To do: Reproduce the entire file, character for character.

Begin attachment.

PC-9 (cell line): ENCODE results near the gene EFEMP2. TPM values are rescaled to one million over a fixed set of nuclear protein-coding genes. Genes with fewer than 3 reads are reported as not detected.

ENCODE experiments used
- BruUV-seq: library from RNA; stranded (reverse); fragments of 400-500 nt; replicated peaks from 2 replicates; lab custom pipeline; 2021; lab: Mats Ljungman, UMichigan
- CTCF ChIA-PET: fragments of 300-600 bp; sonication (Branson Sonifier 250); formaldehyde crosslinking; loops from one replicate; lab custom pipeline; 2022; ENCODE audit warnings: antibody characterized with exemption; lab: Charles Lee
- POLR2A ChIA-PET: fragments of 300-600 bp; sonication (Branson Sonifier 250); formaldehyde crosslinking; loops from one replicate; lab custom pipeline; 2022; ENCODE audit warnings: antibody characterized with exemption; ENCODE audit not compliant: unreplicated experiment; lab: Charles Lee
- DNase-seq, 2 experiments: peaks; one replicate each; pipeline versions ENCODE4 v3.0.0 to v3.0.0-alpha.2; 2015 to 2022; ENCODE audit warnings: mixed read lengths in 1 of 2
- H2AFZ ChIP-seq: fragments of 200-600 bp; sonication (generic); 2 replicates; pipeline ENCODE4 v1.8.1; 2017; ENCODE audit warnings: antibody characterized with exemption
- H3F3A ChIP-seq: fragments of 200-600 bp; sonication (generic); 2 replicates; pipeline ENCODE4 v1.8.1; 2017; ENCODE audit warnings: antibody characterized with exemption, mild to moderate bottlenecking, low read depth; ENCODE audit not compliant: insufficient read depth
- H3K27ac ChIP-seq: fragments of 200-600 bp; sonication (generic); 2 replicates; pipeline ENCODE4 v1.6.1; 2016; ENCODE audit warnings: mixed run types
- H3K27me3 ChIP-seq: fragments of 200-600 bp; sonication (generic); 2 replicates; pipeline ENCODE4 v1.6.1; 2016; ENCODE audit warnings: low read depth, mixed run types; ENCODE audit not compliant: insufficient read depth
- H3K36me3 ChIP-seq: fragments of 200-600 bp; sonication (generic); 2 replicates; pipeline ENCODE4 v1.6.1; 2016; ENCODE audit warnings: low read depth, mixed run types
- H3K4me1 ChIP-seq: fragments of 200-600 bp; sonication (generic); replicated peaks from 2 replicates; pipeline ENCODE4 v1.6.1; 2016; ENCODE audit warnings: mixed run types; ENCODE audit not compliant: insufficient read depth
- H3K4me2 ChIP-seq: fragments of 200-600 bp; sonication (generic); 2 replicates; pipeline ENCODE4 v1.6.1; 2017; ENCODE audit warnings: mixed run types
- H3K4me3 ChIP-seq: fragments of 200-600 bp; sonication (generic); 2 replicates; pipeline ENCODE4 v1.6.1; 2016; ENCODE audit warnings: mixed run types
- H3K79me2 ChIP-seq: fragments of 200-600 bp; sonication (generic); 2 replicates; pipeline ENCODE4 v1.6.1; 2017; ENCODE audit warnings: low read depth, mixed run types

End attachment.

PC-9 (cell line): ENCODE results near the gene EFEMP2. TPM values are rescaled to one million over a fixed set of nuclear protein-coding genes. Genes with fewer than 3 reads are reported as not detected.

ENCODE experiments used
- BruUV-seq: library from RNA; stranded (reverse); fragments of 400-500 nt; replicated peaks from 2 replicates; lab custom pipeline; 2021; lab: Mats Ljungman, UMichigan
- CTCF ChIA-PET: fragments of 300-600 bp; sonication (Branson Sonifier 250); formaldehyde crosslinking; loops from one replicate; lab custom pipeline; 2022; ENCODE audit warnings: antibody characterized with exemption; lab: Charles Lee
- POLR2A ChIA-PET: fragments of 300-600 bp; sonication (Branson Sonifier 250); formaldehyde crosslinking; loops from one replicate; lab custom pipeline; 2022; ENCODE audit warnings: antibody characterized with exemption; ENCODE audit not compliant: unreplicated experiment; lab: Charles Lee
- DNase-seq, 2 experiments: peaks; one replicate each; pipeline versions ENCODE4 v3.0.0 to v3.0.0-alpha.2; 2015 to 2022; ENCODE audit warnings: mixed read lengths in 1 of 2
- H2AFZ ChIP-seq: fragments of 200-600 bp; sonication (generic); 2 replicates; pipeline ENCODE4 v1.8.1; 2017; ENCODE audit warnings: antibody characterized with exemption
- H3F3A ChIP-seq: fragments of 200-600 bp; sonication (generic); 2 replicates; pipeline ENCODE4 v1.8.1; 2017; ENCODE audit warnings: antibody characterized with exemption, mild to moderate bottlenecking, low read depth; ENCODE audit not compliant: insufficient read depth
- H3K27ac ChIP-seq: fragments of 200-600 bp; sonication (generic); 2 replicates; pipeline ENCODE4 v1.6.1; 2016; ENCODE audit warnings: mixed run types
- H3K27me3 ChIP-seq: fragments of 200-600 bp; sonication (generic); 2 replicates; pipeline ENCODE4 v1.6.1; 2016; ENCODE audit warnings: low read depth, mixed run types; ENCODE audit not compliant: insufficient read depth
- H3K36me3 ChIP-seq: fragments of 200-600 bp; sonication (generic); 2 replicates; pipeline ENCODE4 v1.6.1; 2016; ENCODE audit warnings: low read depth, mixed run types
- H3K4me1 ChIP-seq: fragments of 200-600 bp; sonication (generic); replicated peaks from 2 replicates; pipeline ENCODE4 v1.6.1; 2016; ENCODE audit warnings: mixed run types; ENCODE audit not compliant: insufficient read depth
- H3K4me2 ChIP-seq: fragments of 200-600 bp; sonication (generic); 2 replicates; pipeline ENCODE4 v1.6.1; 2017; ENCODE audit warnings: mixed run types
- H3K4me3 ChIP-seq: fragments of 200-600 bp; sonication (generic); 2 replicates; pipeline ENCODE4 v1.6.1; 2016; ENCODE audit warnings: mixed run types
- H3K79me2 ChIP-seq: fragments of 200-600 bp; sonication (generic); 2 replicates; pipeline ENCODE4 v1.6.1; 2017; ENCODE audit warnings: low read depth, mixed run types